In every congregation I have pastored, members have been active in witnessing for Christ and His church. Some are effective soul-winners. They have no concern about being ordained. They want to share Jesus with others. This is the spirit Christ puts in us. Ellen White wrote: “Long has God waited for the spirit of service to take possession of the whole church so that everyone shall be working for Him according to his [or her] ability. When the members of the church of God do their appointed work in the needy fields at home and abroad, in fulfillment of the gospel commission, the whole world will soon be warned and the Lord Jesus will return to this earth with power and great glory” (The Acts of the Apostles, p. 111).
No matter what policy we as a church vote regarding ordaining women at the 2015 General Conference session, I know Christ brought our church movement into existence, and I will continue to support it.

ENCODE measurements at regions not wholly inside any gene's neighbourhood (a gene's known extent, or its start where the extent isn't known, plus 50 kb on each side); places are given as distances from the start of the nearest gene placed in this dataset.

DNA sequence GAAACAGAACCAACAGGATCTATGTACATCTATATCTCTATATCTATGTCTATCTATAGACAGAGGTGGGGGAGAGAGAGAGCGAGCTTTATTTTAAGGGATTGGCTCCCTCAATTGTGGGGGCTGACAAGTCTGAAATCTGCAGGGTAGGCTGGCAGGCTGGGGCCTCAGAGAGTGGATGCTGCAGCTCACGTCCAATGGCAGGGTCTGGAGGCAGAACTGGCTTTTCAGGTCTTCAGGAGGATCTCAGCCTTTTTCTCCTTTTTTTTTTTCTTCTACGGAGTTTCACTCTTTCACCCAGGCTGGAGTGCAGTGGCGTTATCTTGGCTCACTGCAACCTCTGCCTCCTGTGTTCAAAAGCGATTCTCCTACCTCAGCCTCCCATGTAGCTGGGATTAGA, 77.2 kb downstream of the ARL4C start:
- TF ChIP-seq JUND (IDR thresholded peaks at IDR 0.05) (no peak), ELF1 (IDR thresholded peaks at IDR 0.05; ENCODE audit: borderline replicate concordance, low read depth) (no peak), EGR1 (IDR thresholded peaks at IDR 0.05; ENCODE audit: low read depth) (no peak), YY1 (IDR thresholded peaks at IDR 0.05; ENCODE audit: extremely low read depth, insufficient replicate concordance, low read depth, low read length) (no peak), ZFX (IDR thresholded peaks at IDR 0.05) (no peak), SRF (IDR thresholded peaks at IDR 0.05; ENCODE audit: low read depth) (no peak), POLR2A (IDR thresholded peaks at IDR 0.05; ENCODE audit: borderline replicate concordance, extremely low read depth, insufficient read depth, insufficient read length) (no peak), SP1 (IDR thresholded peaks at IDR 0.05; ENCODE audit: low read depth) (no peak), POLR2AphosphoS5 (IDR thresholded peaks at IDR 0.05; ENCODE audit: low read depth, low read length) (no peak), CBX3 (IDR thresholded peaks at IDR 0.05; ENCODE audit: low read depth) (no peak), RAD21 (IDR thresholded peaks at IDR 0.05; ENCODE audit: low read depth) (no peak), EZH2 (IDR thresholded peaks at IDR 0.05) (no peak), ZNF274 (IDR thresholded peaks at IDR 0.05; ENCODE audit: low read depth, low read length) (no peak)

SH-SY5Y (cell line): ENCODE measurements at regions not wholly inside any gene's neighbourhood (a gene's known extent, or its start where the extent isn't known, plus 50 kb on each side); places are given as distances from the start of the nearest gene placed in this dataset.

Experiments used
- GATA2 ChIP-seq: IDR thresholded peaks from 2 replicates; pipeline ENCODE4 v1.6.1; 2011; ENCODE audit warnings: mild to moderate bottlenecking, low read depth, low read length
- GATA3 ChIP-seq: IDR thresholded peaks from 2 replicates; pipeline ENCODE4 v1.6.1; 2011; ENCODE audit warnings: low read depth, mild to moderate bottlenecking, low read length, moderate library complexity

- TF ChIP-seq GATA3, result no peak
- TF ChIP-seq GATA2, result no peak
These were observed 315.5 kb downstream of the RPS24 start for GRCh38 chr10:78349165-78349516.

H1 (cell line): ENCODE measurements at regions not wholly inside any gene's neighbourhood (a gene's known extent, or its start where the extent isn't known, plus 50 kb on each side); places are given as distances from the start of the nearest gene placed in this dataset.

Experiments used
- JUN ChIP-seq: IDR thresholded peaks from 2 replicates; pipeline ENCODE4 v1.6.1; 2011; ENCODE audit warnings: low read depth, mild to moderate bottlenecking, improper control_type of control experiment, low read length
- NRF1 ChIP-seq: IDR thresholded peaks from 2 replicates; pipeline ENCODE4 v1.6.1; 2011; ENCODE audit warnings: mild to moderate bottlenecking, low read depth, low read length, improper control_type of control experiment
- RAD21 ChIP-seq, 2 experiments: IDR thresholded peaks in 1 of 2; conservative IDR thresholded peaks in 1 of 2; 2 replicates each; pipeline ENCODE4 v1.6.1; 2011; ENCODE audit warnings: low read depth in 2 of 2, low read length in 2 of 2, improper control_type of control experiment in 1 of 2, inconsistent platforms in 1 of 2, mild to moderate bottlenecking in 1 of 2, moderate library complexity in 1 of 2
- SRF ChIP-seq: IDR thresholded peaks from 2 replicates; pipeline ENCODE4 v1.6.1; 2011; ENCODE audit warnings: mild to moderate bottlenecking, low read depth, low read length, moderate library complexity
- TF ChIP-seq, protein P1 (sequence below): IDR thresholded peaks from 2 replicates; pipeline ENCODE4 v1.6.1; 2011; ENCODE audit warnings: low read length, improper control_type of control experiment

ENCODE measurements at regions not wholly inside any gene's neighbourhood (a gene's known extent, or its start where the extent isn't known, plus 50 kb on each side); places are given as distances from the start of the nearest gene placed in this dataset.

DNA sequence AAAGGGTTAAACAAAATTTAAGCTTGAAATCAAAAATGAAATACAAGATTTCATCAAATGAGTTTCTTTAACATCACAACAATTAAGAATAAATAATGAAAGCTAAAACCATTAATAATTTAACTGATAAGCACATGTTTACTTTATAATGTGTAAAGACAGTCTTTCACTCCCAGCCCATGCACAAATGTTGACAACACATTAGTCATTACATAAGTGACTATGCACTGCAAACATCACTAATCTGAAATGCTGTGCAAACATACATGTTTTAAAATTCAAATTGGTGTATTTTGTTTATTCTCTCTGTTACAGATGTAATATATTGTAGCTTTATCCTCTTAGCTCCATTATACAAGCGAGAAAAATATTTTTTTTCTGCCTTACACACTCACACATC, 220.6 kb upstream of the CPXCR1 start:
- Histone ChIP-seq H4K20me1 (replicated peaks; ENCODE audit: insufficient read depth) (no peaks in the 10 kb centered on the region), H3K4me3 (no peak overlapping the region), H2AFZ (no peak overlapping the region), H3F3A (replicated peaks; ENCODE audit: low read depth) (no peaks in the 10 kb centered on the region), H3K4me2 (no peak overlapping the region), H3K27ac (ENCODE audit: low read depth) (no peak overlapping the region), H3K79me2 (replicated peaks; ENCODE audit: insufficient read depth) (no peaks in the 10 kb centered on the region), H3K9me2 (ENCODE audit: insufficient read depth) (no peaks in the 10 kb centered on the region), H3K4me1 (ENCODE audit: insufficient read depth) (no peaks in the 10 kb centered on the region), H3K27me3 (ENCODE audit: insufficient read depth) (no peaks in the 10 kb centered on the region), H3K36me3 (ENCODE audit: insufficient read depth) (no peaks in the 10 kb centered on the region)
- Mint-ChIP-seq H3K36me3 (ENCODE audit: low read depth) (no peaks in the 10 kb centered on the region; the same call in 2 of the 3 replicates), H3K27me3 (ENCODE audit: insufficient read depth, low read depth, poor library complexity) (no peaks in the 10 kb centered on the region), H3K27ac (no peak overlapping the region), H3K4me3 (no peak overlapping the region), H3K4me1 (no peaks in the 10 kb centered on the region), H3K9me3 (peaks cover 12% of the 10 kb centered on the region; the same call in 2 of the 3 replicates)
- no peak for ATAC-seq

Thinking About Legacies
I read with interest the article “God Is . . .” (May 15, 2014), and the many comments it has elicited. While the article and most of the comments have been thoughtful and insightful, I do not believe that either the theological positions or the legacies of Graham Maxwell and Jack Provonsha have been adequately served. . . .
Their legacy is found in Seventh-day Adventist hospitals, clinics, and healthcare professional offices around the world. For more than 30 years they had a profound influence on the medical and dental students of Loma Linda University. Like me, many of these students came to Loma Linda with confused but strongly held theological beliefs that simply did not make sense either spiritually or intellectually. Maxwell and Provonsha spoke in a language that was familiar to those of us who had been immersed in scientific literature, and were able to make sense out of our bewildering beliefs and bring us to a new appreciation and respect for the evidence found in all 66 books of the Bible and the writings of Ellen G. White.